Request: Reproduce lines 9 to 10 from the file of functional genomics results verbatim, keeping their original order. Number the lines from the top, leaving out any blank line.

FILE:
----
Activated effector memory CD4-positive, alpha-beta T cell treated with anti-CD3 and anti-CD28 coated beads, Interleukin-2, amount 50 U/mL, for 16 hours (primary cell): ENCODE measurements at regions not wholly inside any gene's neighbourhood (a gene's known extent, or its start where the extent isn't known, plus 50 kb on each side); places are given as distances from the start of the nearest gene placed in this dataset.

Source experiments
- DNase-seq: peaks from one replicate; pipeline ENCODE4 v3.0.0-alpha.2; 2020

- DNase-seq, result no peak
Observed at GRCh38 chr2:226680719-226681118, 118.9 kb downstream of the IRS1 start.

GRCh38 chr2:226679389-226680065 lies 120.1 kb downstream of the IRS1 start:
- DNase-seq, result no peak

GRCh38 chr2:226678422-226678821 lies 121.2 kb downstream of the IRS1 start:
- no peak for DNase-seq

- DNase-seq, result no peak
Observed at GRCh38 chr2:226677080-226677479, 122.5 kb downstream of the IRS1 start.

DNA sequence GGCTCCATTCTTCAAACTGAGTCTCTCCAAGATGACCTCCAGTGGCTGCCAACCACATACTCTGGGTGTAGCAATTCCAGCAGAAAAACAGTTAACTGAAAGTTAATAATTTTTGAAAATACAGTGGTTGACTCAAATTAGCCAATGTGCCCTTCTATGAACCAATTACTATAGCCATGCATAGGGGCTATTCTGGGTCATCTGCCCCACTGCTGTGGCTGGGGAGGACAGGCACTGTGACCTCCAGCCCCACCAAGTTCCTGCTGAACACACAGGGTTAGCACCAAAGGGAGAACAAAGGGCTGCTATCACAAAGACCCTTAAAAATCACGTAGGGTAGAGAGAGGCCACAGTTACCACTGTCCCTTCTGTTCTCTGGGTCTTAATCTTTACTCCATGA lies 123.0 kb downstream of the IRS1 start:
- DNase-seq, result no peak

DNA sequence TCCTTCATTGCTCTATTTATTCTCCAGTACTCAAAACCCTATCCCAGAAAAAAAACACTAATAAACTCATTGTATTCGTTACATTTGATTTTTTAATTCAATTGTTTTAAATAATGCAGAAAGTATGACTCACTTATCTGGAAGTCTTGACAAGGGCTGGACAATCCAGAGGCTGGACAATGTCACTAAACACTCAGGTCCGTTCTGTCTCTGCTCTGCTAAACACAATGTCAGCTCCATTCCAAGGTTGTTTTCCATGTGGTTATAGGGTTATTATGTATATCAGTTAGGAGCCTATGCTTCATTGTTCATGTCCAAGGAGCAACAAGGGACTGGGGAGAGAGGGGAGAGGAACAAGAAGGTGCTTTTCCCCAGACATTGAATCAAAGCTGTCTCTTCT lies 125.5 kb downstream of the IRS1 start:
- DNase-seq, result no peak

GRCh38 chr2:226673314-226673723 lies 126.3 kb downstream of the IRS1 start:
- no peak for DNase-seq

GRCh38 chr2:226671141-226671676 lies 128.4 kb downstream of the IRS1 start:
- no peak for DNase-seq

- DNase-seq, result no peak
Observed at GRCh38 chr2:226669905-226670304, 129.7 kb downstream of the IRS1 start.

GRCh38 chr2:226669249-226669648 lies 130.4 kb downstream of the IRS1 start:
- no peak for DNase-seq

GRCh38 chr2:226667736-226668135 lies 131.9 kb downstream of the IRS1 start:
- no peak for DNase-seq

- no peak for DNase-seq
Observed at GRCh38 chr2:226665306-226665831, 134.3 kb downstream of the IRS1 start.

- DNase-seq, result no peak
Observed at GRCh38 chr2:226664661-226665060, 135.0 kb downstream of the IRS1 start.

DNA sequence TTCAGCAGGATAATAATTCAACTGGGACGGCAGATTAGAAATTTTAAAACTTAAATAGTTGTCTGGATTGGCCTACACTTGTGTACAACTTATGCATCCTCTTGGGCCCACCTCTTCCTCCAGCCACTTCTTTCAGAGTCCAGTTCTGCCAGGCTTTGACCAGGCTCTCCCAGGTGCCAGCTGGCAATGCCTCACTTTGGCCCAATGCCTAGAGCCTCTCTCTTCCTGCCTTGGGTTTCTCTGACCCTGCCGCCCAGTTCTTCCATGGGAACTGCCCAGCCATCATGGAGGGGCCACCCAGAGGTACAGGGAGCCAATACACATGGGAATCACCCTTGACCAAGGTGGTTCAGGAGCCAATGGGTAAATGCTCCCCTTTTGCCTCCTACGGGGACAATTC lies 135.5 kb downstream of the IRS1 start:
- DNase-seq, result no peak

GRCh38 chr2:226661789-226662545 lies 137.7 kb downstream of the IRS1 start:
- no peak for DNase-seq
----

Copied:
- no peak for DNase-seq

- DNase-seq, result no peak